You have probably heard about the standard 3 R’s of sustainability: Reduce, Reuse and Recycle. However, are you familiar with the other 3 R’s? Companies must invest in a concerted effort to Redesign, Remanufacture and Recover products, packaging and other items. There has been an increase in corporate social responsibility programs as companies of all sizes try to reduce the negative impact of their operations waste on the environment. However, the focus has primarily been on Reduce, Reuse and Recycle. While still necessary, these efforts are not enough to achieve the results we’re striving for as businesses, individuals or society.

In order to move the needle, we as a society need to think outside the box. To be more precise, we need to embrace and apply a Circular Economy model – one that meets all environmental sustainability standards by:

  • Conducting proper recycling of products that are no longer usable
  • Refurbishing products that can be used by another user
  • Extending the life cycle of products, packaging and other items that are headed for a landfill without proper intervention

To help explain the potential impact that a Circular Economy Program can have on the environment, your business and ours, we have included a roundtable discussion with two Zebra Technologies experts on the Your Edge podcast.

Before you hear what Jenna Stanley, Vice President of Global Support & Managed Services, and Rose Ranker, Vice President of Services Product Management and Application Development, have to say, it may help to have a little background on the origins of the Circular Economy model.

Than and Now: How and Why the Circular Economy Model Has Evolved Over the Last Several Centuries

Though there is no clear origin date, we do know that the idea of circularity and cycles within systems has ancient roots within philosophy. We also know that, if designed and executed correctly, the circular economy can elicit the regenerative development of businesses with both economic and environmental benefits. Once the economic activity of an organization is built, it can then be continuously rebuilt by keeping products and materials in use through the ideals of recovery, refurbishment and, in some cases, redesign.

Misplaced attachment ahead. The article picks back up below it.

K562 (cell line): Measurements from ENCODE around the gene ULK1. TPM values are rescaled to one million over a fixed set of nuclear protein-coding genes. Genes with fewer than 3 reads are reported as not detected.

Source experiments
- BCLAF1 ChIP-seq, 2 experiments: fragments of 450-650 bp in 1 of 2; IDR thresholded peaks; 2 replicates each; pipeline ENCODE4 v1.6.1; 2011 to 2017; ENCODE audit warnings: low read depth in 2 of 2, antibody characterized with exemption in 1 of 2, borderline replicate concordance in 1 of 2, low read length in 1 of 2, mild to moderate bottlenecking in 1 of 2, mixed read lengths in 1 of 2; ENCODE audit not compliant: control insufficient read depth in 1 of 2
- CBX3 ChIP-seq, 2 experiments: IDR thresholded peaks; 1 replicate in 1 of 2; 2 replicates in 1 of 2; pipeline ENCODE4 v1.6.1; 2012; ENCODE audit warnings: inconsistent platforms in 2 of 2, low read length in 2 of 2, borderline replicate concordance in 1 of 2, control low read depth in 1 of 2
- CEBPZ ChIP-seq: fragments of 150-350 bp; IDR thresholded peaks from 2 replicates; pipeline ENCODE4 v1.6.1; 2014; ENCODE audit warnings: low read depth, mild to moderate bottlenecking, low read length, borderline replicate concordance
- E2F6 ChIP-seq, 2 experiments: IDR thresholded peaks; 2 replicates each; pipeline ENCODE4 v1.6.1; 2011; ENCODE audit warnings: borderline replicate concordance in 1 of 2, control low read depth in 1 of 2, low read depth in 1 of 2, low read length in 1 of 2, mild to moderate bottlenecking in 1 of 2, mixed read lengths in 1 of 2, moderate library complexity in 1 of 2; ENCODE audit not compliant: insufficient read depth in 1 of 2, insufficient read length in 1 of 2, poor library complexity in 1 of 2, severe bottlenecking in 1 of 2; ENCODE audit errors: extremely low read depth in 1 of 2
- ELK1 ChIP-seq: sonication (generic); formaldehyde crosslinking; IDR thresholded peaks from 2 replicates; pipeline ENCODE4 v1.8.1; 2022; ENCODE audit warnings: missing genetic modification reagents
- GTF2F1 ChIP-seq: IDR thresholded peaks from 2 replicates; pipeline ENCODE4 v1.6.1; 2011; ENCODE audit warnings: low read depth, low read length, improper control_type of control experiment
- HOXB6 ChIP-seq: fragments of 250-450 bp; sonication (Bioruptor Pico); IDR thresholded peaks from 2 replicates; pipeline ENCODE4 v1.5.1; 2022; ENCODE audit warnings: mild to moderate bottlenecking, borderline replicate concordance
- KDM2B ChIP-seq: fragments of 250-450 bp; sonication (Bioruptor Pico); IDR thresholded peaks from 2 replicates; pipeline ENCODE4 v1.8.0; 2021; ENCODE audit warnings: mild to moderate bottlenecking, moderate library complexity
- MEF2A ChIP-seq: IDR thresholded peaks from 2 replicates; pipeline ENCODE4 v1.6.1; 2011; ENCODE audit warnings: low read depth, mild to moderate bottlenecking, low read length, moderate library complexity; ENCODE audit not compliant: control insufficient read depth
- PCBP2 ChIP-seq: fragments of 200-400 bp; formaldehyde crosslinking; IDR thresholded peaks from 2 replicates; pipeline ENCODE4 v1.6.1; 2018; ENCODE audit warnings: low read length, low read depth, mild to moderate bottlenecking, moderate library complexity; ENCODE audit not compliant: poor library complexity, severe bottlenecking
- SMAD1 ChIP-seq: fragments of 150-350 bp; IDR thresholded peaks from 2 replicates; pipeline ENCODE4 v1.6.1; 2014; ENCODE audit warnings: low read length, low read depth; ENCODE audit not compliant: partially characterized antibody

Perhaps that’s why “practical applications to modern economic systems and industrial processes…have gained momentum since the late 1970s,” and why the circular economy has been a subject of conversation and innovation in the decades since.

Some say that the first significant signs of the circular economy were seen in Germany in the early 1990s as issues regarding natural resource and raw material use and waste arose. Others claim that the concept really began to grow in the late 1990s in China after former Chinese politician Hu Jintao introduced the concept in line with his “harmonious society” initiative emphasizing waste recycling.

In reality, though, this idea didn’t come onto the radar of most companies until the 2000s once societal interest in sustainability started to grow. Even then, action wasn’t immediate – at least not on a mass scale. We can confirm it is now imminent, though.

According to Supply Chain Management Review, 70% of supply chain leaders are preparing to invest in the circular economy within the next year. They need to find alternative ways to meet seasonal demand for new and current product development without dramatically increasing their carbon footprint or causing undue waste. Circular economy models widely support initiatives geared toward fighting the impact of climate change, as they encourage and implement proper techniques in support of all 6Rs: reduce, reuse, recycle, redesign, remanufacture and recover.

Barcodes, Inc. and Zebra Technologies are consistently and actively encouraging awareness of the climate crisis, which remains an extremely critical environmental issue. In July 2020, Barcodes, Inc. sent out an educational newsletter from the Environmental Wellness Team that educated employees on waste hierarchy, all the R’s, allowed individuals to share pictures of plants they had in their respective homes. On Earth Day 2020, Zebra Technologies encouraged their employees to mobilize around the Earth Day Network’s global theme of Climate Action. Now, we are taking it one step further by encouraging our customers to take their own “climate action” by participating in the newly implemented Circular Economy Program.

Check out why Zebra Technologies implemented a full-scale Circular Economy Program, how it works and the impact that it will have on both the environment and our mutual business economics. Listen to the conversation between Jenna Stanley and Rose Ranker below: